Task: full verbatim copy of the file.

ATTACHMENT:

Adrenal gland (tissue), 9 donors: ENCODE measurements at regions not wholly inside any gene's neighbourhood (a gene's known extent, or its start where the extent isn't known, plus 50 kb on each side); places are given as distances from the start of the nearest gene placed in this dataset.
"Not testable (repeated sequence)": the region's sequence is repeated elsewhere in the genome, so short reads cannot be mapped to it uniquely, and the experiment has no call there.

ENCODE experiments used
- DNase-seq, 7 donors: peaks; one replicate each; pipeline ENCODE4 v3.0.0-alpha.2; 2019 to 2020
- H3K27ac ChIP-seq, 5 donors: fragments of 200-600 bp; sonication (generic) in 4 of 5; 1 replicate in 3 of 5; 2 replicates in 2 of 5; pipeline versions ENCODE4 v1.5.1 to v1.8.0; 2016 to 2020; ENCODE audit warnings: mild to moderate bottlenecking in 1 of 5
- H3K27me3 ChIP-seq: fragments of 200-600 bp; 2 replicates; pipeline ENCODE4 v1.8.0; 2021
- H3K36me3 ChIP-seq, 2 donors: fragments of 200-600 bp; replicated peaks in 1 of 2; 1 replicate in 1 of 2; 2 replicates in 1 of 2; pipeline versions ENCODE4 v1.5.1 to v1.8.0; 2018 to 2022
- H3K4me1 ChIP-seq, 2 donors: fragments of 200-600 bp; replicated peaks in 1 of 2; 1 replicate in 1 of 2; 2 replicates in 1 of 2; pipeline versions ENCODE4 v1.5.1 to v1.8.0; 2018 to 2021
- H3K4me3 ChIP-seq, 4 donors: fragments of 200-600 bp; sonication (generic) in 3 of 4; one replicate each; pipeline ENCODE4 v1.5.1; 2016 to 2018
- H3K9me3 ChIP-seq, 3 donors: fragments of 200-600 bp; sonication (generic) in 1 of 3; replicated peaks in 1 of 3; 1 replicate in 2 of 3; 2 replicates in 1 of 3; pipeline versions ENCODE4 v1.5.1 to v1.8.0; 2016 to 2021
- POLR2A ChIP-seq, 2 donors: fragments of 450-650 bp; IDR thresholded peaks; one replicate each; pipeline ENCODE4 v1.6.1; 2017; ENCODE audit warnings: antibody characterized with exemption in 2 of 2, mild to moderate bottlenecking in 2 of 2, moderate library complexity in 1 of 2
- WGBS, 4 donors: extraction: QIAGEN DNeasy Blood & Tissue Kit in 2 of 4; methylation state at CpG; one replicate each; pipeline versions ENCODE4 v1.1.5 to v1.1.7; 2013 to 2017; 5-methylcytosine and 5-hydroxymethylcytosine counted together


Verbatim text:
Adrenal gland (tissue), 9 donors: ENCODE measurements at regions not wholly inside any gene's neighbourhood (a gene's known extent, or its start where the extent isn't known, plus 50 kb on each side); places are given as distances from the start of the nearest gene placed in this dataset.
"Not testable (repeated sequence)": the region's sequence is repeated elsewhere in the genome, so short reads cannot be mapped to it uniquely, and the experiment has no call there.

ENCODE experiments used
- DNase-seq, 7 donors: peaks; one replicate each; pipeline ENCODE4 v3.0.0-alpha.2; 2019 to 2020
- H3K27ac ChIP-seq, 5 donors: fragments of 200-600 bp; sonication (generic) in 4 of 5; 1 replicate in 3 of 5; 2 replicates in 2 of 5; pipeline versions ENCODE4 v1.5.1 to v1.8.0; 2016 to 2020; ENCODE audit warnings: mild to moderate bottlenecking in 1 of 5
- H3K27me3 ChIP-seq: fragments of 200-600 bp; 2 replicates; pipeline ENCODE4 v1.8.0; 2021
- H3K36me3 ChIP-seq, 2 donors: fragments of 200-600 bp; replicated peaks in 1 of 2; 1 replicate in 1 of 2; 2 replicates in 1 of 2; pipeline versions ENCODE4 v1.5.1 to v1.8.0; 2018 to 2022
- H3K4me1 ChIP-seq, 2 donors: fragments of 200-600 bp; replicated peaks in 1 of 2; 1 replicate in 1 of 2; 2 replicates in 1 of 2; pipeline versions ENCODE4 v1.5.1 to v1.8.0; 2018 to 2021
- H3K4me3 ChIP-seq, 4 donors: fragments of 200-600 bp; sonication (generic) in 3 of 4; one replicate each; pipeline ENCODE4 v1.5.1; 2016 to 2018
- H3K9me3 ChIP-seq, 3 donors: fragments of 200-600 bp; sonication (generic) in 1 of 3; replicated peaks in 1 of 3; 1 replicate in 2 of 3; 2 replicates in 1 of 3; pipeline versions ENCODE4 v1.5.1 to v1.8.0; 2016 to 2021
- POLR2A ChIP-seq, 2 donors: fragments of 450-650 bp; IDR thresholded peaks; one replicate each; pipeline ENCODE4 v1.6.1; 2017; ENCODE audit warnings: antibody characterized with exemption in 2 of 2, mild to moderate bottlenecking in 2 of 2, moderate library complexity in 1 of 2
- WGBS, 4 donors: extraction: QIAGEN DNeasy Blood & Tissue Kit in 2 of 4; methylation state at CpG; one replicate each; pipeline versions ENCODE4 v1.1.5 to v1.1.7; 2013 to 2017; 5-methylcytosine and 5-hydroxymethylcytosine counted together